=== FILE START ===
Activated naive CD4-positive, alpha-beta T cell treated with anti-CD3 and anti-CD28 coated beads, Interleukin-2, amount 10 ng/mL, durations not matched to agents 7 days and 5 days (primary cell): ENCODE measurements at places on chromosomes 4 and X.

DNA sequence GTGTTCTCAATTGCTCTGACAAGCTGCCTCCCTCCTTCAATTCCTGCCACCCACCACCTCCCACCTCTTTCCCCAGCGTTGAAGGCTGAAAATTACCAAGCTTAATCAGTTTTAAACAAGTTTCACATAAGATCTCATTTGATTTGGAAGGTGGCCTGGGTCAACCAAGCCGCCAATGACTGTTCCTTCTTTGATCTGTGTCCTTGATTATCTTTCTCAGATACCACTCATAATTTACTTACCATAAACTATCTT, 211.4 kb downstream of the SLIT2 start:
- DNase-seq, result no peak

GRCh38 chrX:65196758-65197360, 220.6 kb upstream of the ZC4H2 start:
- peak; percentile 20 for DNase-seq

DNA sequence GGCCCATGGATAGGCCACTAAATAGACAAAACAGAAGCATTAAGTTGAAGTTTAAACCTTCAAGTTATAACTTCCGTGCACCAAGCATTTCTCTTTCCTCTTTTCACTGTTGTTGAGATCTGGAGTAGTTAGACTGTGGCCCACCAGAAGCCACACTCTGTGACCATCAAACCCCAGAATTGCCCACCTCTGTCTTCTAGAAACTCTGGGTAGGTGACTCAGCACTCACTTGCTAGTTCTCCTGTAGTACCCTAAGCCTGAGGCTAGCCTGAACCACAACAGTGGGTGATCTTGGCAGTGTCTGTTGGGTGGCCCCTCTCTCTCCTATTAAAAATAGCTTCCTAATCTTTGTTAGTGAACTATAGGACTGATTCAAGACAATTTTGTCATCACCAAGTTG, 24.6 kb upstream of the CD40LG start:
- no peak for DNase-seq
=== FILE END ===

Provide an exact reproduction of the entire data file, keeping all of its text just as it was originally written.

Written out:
Activated naive CD4-positive, alpha-beta T cell treated with anti-CD3 and anti-CD28 coated beads, Interleukin-2, amount 10 ng/mL, durations not matched to agents 7 days and 5 days (primary cell): ENCODE measurements at places on chromosomes 4 and X.

DNA sequence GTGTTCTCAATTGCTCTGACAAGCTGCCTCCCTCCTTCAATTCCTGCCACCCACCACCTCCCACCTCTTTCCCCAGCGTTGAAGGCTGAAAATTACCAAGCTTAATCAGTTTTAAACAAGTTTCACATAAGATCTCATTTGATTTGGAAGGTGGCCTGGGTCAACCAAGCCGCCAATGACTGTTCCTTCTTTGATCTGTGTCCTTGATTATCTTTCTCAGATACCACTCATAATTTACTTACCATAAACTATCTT, 211.4 kb downstream of the SLIT2 start:
- DNase-seq, result no peak

GRCh38 chrX:65196758-65197360, 220.6 kb upstream of the ZC4H2 start:
- peak; percentile 20 for DNase-seq

DNA sequence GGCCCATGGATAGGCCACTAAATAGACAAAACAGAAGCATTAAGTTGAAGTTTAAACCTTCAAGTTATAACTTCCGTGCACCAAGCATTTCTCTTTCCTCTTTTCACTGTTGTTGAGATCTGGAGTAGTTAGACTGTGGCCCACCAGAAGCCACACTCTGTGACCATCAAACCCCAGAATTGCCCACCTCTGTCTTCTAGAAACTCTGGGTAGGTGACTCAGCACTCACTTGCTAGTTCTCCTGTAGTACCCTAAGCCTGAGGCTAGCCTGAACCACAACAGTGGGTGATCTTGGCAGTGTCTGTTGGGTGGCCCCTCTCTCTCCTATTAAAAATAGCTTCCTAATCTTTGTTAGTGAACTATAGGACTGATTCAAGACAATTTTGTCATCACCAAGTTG, 24.6 kb upstream of the CD40LG start:
- no peak for DNase-seq